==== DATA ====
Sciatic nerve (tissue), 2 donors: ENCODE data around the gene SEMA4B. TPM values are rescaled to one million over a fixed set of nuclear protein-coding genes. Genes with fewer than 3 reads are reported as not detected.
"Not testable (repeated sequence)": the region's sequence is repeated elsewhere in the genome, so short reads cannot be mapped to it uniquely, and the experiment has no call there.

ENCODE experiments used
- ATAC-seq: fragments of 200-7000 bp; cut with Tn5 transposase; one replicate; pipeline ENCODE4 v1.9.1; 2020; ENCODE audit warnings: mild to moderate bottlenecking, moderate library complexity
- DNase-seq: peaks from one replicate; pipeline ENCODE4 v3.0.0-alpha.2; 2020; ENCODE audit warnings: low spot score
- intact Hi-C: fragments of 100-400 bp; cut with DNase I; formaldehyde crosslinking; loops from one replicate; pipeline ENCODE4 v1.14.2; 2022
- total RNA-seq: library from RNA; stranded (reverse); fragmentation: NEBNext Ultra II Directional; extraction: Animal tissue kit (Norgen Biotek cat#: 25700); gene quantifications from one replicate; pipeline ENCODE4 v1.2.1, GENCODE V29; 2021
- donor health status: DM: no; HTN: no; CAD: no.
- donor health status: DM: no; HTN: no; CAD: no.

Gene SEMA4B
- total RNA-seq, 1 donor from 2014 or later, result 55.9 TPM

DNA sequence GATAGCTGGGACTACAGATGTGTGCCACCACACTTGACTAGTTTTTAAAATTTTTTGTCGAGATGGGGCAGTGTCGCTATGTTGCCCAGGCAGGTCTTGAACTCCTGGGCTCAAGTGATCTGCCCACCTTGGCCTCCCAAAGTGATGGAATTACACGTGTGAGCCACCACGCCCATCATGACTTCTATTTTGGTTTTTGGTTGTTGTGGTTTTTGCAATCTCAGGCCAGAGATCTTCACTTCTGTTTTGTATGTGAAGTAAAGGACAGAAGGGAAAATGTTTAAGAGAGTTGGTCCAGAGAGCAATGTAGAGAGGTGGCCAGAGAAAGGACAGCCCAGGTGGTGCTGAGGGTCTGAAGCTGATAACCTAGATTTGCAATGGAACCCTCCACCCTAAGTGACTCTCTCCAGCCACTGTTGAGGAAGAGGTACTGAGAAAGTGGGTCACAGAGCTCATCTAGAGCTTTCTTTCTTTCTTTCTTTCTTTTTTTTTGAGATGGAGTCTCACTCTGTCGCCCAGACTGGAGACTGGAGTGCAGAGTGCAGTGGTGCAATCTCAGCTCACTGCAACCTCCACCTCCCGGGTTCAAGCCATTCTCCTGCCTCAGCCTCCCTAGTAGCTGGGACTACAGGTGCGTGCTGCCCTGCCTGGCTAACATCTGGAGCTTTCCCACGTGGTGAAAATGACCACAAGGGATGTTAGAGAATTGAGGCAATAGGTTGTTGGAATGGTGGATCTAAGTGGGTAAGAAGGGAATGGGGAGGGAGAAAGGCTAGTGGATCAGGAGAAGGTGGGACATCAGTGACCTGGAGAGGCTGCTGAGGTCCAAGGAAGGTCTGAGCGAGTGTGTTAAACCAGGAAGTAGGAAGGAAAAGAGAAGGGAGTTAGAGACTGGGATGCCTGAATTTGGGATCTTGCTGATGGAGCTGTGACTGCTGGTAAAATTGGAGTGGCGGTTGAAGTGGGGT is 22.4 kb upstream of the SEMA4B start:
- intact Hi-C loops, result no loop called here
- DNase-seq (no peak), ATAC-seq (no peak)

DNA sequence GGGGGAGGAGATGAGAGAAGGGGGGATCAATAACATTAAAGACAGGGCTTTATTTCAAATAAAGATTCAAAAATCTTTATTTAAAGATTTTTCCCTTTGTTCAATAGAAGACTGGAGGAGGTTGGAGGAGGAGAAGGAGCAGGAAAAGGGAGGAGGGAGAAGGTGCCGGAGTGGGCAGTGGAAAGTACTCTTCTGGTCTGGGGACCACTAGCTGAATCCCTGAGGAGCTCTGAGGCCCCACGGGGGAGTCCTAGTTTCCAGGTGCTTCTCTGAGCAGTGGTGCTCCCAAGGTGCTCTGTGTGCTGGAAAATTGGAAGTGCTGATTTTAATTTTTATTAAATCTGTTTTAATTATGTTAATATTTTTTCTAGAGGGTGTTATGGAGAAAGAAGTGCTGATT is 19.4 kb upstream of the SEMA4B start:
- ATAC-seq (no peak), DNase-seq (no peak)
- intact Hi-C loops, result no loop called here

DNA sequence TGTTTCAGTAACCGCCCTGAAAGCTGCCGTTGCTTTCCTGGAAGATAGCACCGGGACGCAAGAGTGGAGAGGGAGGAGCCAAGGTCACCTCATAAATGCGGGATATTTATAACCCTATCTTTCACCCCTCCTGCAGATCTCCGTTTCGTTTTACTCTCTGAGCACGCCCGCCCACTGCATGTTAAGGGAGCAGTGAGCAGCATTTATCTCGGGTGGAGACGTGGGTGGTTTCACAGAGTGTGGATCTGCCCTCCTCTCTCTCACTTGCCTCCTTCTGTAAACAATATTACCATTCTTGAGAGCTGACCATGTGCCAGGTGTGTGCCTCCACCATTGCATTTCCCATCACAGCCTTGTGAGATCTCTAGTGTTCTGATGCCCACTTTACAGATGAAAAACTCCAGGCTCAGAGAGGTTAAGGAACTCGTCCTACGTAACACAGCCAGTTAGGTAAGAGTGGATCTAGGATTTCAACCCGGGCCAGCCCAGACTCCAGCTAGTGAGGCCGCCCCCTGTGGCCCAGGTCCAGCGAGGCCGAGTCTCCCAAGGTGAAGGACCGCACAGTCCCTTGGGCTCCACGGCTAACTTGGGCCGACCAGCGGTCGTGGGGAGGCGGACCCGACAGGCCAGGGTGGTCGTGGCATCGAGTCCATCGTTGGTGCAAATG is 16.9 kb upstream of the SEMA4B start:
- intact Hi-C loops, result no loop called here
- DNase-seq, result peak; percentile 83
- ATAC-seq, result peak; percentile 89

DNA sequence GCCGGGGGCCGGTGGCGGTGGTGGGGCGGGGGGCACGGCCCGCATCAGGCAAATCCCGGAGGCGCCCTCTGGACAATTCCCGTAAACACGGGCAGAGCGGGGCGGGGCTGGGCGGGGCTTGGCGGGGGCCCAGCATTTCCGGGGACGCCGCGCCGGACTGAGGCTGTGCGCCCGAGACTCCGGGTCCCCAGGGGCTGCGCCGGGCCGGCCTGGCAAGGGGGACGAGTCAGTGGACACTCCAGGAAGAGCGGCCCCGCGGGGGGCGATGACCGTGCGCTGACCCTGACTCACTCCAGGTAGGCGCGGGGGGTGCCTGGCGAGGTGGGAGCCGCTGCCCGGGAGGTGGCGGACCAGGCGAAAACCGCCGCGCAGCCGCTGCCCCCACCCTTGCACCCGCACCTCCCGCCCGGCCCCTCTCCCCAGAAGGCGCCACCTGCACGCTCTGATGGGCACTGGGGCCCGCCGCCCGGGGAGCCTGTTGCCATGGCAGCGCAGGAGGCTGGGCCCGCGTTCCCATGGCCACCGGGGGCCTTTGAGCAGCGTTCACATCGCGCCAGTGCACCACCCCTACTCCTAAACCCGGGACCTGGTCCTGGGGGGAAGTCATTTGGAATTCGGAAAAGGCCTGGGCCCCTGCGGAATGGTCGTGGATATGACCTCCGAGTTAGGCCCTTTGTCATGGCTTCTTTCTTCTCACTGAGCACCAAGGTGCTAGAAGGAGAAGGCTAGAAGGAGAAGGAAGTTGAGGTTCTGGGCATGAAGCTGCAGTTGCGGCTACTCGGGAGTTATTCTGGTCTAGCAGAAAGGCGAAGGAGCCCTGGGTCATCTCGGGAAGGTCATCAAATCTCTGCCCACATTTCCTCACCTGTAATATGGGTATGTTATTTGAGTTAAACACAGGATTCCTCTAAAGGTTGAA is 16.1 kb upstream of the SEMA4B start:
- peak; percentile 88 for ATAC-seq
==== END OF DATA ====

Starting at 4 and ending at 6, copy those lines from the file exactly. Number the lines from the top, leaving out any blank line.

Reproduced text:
- ATAC-seq: fragments of 200-7000 bp; cut with Tn5 transposase; one replicate; pipeline ENCODE4 v1.9.1; 2020; ENCODE audit warnings: mild to moderate bottlenecking, moderate library complexity
- DNase-seq: peaks from one replicate; pipeline ENCODE4 v3.0.0-alpha.2; 2020; ENCODE audit warnings: low spot score
- intact Hi-C: fragments of 100-400 bp; cut with DNase I; formaldehyde crosslinking; loops from one replicate; pipeline ENCODE4 v1.14.2; 2022